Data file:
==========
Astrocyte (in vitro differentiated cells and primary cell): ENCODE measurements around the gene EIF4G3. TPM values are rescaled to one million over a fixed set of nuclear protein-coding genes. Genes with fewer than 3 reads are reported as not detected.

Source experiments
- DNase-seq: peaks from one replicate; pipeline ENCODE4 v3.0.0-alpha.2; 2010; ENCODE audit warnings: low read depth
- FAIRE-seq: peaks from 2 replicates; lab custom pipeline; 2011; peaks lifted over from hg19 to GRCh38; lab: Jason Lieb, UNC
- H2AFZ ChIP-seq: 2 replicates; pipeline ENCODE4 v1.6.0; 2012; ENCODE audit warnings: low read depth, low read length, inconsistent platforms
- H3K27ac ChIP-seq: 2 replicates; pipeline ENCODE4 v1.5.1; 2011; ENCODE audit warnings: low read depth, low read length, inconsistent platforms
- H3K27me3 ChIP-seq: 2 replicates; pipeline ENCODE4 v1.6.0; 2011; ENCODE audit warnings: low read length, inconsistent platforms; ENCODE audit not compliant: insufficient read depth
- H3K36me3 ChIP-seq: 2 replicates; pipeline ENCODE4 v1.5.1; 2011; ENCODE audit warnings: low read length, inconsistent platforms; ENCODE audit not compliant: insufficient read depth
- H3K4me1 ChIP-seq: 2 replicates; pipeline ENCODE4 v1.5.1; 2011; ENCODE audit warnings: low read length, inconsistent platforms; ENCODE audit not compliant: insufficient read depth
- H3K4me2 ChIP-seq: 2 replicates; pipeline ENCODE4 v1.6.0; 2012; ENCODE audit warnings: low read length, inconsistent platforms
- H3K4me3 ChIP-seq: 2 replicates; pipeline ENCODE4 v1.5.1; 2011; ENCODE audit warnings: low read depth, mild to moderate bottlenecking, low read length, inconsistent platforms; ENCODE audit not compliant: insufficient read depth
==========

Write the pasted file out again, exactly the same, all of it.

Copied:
Astrocyte (in vitro differentiated cells and primary cell): ENCODE measurements around the gene EIF4G3. TPM values are rescaled to one million over a fixed set of nuclear protein-coding genes. Genes with fewer than 3 reads are reported as not detected.

Source experiments
- DNase-seq: peaks from one replicate; pipeline ENCODE4 v3.0.0-alpha.2; 2010; ENCODE audit warnings: low read depth
- FAIRE-seq: peaks from 2 replicates; lab custom pipeline; 2011; peaks lifted over from hg19 to GRCh38; lab: Jason Lieb, UNC
- H2AFZ ChIP-seq: 2 replicates; pipeline ENCODE4 v1.6.0; 2012; ENCODE audit warnings: low read depth, low read length, inconsistent platforms
- H3K27ac ChIP-seq: 2 replicates; pipeline ENCODE4 v1.5.1; 2011; ENCODE audit warnings: low read depth, low read length, inconsistent platforms
- H3K27me3 ChIP-seq: 2 replicates; pipeline ENCODE4 v1.6.0; 2011; ENCODE audit warnings: low read length, inconsistent platforms; ENCODE audit not compliant: insufficient read depth
- H3K36me3 ChIP-seq: 2 replicates; pipeline ENCODE4 v1.5.1; 2011; ENCODE audit warnings: low read length, inconsistent platforms; ENCODE audit not compliant: insufficient read depth
- H3K4me1 ChIP-seq: 2 replicates; pipeline ENCODE4 v1.5.1; 2011; ENCODE audit warnings: low read length, inconsistent platforms; ENCODE audit not compliant: insufficient read depth
- H3K4me2 ChIP-seq: 2 replicates; pipeline ENCODE4 v1.6.0; 2012; ENCODE audit warnings: low read length, inconsistent platforms
- H3K4me3 ChIP-seq: 2 replicates; pipeline ENCODE4 v1.5.1; 2011; ENCODE audit warnings: low read depth, mild to moderate bottlenecking, low read length, inconsistent platforms; ENCODE audit not compliant: insufficient read depth